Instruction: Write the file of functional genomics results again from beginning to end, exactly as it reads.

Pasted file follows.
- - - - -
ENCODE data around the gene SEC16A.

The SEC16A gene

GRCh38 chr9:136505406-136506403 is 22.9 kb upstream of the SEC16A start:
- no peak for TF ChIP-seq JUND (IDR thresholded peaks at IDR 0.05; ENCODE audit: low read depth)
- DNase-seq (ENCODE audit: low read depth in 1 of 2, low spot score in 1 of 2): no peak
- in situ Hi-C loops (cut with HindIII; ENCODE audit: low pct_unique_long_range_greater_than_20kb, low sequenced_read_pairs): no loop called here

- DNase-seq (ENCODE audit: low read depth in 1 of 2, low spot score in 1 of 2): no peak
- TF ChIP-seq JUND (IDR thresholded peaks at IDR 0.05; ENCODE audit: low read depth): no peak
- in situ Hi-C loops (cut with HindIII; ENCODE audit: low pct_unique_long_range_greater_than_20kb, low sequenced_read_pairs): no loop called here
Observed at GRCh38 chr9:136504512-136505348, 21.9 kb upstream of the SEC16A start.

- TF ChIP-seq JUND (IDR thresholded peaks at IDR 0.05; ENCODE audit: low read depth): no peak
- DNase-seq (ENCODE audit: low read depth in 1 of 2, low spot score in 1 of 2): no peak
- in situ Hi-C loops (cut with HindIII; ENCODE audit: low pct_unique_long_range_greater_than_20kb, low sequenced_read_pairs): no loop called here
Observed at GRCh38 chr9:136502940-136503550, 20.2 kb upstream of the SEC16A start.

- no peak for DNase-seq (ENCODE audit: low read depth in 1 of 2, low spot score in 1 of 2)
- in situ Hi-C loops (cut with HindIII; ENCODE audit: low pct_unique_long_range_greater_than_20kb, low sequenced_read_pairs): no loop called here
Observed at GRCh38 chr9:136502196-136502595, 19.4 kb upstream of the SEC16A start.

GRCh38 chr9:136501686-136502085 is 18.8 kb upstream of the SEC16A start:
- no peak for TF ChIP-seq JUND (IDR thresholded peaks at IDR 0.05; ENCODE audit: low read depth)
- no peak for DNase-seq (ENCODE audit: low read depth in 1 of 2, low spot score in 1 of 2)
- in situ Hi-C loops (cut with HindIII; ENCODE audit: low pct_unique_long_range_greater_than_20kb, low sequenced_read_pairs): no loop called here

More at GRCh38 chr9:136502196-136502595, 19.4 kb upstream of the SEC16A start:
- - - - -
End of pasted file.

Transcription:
ENCODE data around the gene SEC16A.

The SEC16A gene

GRCh38 chr9:136505406-136506403 is 22.9 kb upstream of the SEC16A start:
- no peak for TF ChIP-seq JUND (IDR thresholded peaks at IDR 0.05; ENCODE audit: low read depth)
- DNase-seq (ENCODE audit: low read depth in 1 of 2, low spot score in 1 of 2): no peak
- in situ Hi-C loops (cut with HindIII; ENCODE audit: low pct_unique_long_range_greater_than_20kb, low sequenced_read_pairs): no loop called here

- DNase-seq (ENCODE audit: low read depth in 1 of 2, low spot score in 1 of 2): no peak
- TF ChIP-seq JUND (IDR thresholded peaks at IDR 0.05; ENCODE audit: low read depth): no peak
- in situ Hi-C loops (cut with HindIII; ENCODE audit: low pct_unique_long_range_greater_than_20kb, low sequenced_read_pairs): no loop called here
Observed at GRCh38 chr9:136504512-136505348, 21.9 kb upstream of the SEC16A start.

- TF ChIP-seq JUND (IDR thresholded peaks at IDR 0.05; ENCODE audit: low read depth): no peak
- DNase-seq (ENCODE audit: low read depth in 1 of 2, low spot score in 1 of 2): no peak
- in situ Hi-C loops (cut with HindIII; ENCODE audit: low pct_unique_long_range_greater_than_20kb, low sequenced_read_pairs): no loop called here
Observed at GRCh38 chr9:136502940-136503550, 20.2 kb upstream of the SEC16A start.

- no peak for DNase-seq (ENCODE audit: low read depth in 1 of 2, low spot score in 1 of 2)
- in situ Hi-C loops (cut with HindIII; ENCODE audit: low pct_unique_long_range_greater_than_20kb, low sequenced_read_pairs): no loop called here
Observed at GRCh38 chr9:136502196-136502595, 19.4 kb upstream of the SEC16A start.

GRCh38 chr9:136501686-136502085 is 18.8 kb upstream of the SEC16A start:
- no peak for TF ChIP-seq JUND (IDR thresholded peaks at IDR 0.05; ENCODE audit: low read depth)
- no peak for DNase-seq (ENCODE audit: low read depth in 1 of 2, low spot score in 1 of 2)
- in situ Hi-C loops (cut with HindIII; ENCODE audit: low pct_unique_long_range_greater_than_20kb, low sequenced_read_pairs): no loop called here

More at GRCh38 chr9:136502196-136502595, 19.4 kb upstream of the SEC16A start: